Phillip Dillman’s book Scripture Scribbles: Cartoons from the Choir Loft has definitely found an audience, and I wanted to introduce you to this talented and kind man and give you a glimpse about his work, faith and cartoons! Please also check out Phil’s author page on HOPress
Tell me about Phillip Dillman
I was born February 19, 1962 in a hospital in Harvey, IL, a few miles from Homewood where I have spent most of my life. I was actually due on February 2nd (Ground Hog’s Day) but I saw my shadow and didn’t want to come out so they had to cut me out via emergency cesarean.
My parents always made sure that my sister and I attended Sunday school and that we attended church each Sunday. We were always short of money, sometimes requiring me to bring an envelope containing 40 pennies for my hot lunch. I was able to earn quarters by working around my grandparent’s house during the summer. At the age of 11, our family went on vacation to Washington D.C. Instead of buying a typical souvenir with my quarters, I spent some of my money on a Dennis the Menace paperback! I loved the comic book humor.
Years later, when everyone else was collecting beer cans, I was collecting soda pop cans. However, my favorite beverage was Pepsi-Cola. I found out about the Pepsi-Cola Collectors Club in 1989 and decided I wanted to work for them. Unfortunately, they were only hiring truck drivers at the time. My friend said that they were hiring truck drivers where he worked and that they would train me. I figured I could train with them and eventually drive for Pepsi. For several reasons, I kept the Pepsi collecting as a hobby and, 24 years later, I am still with the company that trained me to drive a truck. I’m still collecting Pepsi products, as well, and took over as the Editor of the club newsletter a few years ago. I’m also the Editor of the genealogical newsletter “Dillman Descendants & Ancestors.”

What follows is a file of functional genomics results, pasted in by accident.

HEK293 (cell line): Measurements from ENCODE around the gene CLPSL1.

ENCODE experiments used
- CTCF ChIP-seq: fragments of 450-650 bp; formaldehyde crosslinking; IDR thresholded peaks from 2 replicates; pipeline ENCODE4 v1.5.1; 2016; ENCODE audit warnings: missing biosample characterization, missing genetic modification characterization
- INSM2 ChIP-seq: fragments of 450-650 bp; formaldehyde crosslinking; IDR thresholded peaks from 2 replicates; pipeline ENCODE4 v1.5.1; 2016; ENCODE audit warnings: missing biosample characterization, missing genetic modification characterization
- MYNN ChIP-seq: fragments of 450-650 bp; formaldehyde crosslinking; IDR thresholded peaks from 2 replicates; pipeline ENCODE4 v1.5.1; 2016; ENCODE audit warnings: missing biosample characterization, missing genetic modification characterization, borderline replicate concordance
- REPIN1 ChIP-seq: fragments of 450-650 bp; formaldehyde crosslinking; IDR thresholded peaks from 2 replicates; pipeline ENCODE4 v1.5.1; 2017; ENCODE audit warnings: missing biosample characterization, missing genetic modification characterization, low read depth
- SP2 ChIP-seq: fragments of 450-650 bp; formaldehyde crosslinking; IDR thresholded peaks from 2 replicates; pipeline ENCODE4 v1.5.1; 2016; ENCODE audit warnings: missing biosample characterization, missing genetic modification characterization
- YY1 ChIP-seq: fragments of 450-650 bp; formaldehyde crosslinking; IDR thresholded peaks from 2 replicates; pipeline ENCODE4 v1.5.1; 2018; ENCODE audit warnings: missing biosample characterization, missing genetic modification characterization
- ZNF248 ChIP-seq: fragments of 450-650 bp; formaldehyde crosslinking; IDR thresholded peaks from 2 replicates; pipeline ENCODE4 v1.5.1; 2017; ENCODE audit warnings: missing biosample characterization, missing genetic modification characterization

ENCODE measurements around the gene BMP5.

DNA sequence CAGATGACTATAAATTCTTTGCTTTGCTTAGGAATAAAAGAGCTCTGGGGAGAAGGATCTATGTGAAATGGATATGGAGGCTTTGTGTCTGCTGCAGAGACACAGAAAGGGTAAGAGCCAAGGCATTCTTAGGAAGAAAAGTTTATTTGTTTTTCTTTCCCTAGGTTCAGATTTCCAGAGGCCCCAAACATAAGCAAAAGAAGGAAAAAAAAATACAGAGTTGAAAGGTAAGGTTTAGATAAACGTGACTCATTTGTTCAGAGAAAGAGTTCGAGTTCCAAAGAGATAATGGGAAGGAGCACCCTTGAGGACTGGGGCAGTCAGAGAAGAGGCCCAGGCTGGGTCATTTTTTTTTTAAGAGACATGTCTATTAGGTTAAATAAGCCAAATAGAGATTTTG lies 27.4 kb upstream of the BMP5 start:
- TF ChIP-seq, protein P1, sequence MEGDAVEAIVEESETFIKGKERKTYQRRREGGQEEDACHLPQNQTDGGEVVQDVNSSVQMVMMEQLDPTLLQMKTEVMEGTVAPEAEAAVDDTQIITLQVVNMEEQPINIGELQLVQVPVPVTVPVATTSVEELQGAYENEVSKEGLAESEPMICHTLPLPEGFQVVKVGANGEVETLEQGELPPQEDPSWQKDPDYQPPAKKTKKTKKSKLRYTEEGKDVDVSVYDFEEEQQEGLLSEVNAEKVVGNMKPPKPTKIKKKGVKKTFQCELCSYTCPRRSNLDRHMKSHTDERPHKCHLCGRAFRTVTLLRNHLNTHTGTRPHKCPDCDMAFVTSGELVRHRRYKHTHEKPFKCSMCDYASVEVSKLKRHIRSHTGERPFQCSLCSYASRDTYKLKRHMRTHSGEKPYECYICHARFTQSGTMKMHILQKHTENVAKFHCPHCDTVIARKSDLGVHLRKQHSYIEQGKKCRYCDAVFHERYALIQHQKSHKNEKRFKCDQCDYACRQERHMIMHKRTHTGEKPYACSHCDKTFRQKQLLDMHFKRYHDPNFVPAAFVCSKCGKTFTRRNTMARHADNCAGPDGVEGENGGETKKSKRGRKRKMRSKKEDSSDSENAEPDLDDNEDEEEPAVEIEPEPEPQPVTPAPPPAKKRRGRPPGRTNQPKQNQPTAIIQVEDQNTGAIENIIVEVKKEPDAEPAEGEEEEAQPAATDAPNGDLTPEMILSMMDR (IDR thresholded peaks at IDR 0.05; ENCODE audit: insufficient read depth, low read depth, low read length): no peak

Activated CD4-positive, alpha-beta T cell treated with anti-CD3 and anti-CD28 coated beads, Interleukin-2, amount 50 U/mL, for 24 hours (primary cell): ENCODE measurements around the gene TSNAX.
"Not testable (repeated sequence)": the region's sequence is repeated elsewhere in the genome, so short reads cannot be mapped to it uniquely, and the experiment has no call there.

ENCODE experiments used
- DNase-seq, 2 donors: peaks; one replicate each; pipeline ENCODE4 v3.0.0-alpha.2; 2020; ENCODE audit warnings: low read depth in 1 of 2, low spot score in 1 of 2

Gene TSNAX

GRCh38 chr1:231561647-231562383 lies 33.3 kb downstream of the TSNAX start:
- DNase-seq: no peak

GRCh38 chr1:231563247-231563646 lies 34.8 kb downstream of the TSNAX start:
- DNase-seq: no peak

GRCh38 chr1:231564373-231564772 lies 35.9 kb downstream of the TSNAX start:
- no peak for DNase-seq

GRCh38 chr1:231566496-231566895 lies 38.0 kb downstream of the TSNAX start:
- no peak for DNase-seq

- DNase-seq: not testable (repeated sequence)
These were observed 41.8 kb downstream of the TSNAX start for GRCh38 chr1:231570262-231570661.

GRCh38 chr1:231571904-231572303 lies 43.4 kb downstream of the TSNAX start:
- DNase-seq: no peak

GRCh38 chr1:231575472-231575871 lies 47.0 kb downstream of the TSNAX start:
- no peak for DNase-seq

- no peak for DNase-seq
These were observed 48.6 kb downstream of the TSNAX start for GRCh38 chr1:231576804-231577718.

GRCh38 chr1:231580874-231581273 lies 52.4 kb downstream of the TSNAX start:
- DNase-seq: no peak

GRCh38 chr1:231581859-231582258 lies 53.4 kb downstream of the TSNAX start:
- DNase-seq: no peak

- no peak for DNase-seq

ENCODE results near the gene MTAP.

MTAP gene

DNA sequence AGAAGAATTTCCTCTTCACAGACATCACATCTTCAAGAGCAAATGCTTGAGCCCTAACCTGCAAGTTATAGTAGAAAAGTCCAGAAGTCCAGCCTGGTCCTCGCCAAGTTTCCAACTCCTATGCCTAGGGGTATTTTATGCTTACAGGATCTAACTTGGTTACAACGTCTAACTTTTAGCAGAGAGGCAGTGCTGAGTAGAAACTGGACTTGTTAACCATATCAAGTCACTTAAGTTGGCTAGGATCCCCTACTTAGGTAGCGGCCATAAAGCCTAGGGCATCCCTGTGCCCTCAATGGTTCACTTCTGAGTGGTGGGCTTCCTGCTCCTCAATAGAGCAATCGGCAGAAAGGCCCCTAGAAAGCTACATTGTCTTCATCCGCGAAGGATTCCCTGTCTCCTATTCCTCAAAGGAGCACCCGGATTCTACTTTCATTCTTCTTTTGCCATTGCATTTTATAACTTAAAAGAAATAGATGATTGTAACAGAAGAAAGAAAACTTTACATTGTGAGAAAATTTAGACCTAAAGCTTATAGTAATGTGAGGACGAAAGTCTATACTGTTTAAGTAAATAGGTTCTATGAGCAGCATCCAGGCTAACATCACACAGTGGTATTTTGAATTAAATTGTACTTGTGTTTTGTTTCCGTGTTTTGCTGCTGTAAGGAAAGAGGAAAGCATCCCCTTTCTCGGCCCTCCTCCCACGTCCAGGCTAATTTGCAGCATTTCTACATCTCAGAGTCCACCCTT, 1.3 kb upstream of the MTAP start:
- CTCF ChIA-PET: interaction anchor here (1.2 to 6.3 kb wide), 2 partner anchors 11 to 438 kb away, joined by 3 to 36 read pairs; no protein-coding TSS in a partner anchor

When did you start drawing? Is it a natural talent or did you take lessons?
During the late 1970s, I remember asking my mother for suggestions of things to draw while waiting for our meals at restaurants. After the usual silly responses like “Draw a bath”, “Draw flies”, “Draw a gun”, etc., I would attempt to draw whatever was suggested. I obviously never took lessons nor do I feel that I’m talented in the sense that I draw well. My drawings are really just a way of making people laugh visually.
Tell me about your music and choir and how you got involved?
Truthfully, my mother forced me to join the high school choir. I did learn a little bit about music while I was in it but never really grasped how to read music outside of understanding quarter-notes, half-notes, etc. In the early 1980s, my friends were taking guitar and bass guitar lessons. Since the idea of becoming a band sounded “really cool”, I bought a small drum set and taught myself how to drum by playing along with my favorite bands like Rush and Genesis. Over time, I bought a better drum kit as well as a 12-string acoustic guitar and a decent keyboard, both of which I also learned to play on my own. I even composed and recorded my own songs in which I recorded one instrument onto a cassette tape then played a different instrument along with the first tape and added vocals and drums and more vocals until, in some cases, you could no longer hear the first instrument! HA! It was still fun and it helped me to develop my voice. A few years ago, my wife and mother-in-law were in the church choir and said they needed more men in the choir. I reluctantly joined but have since become a decent, strong singer.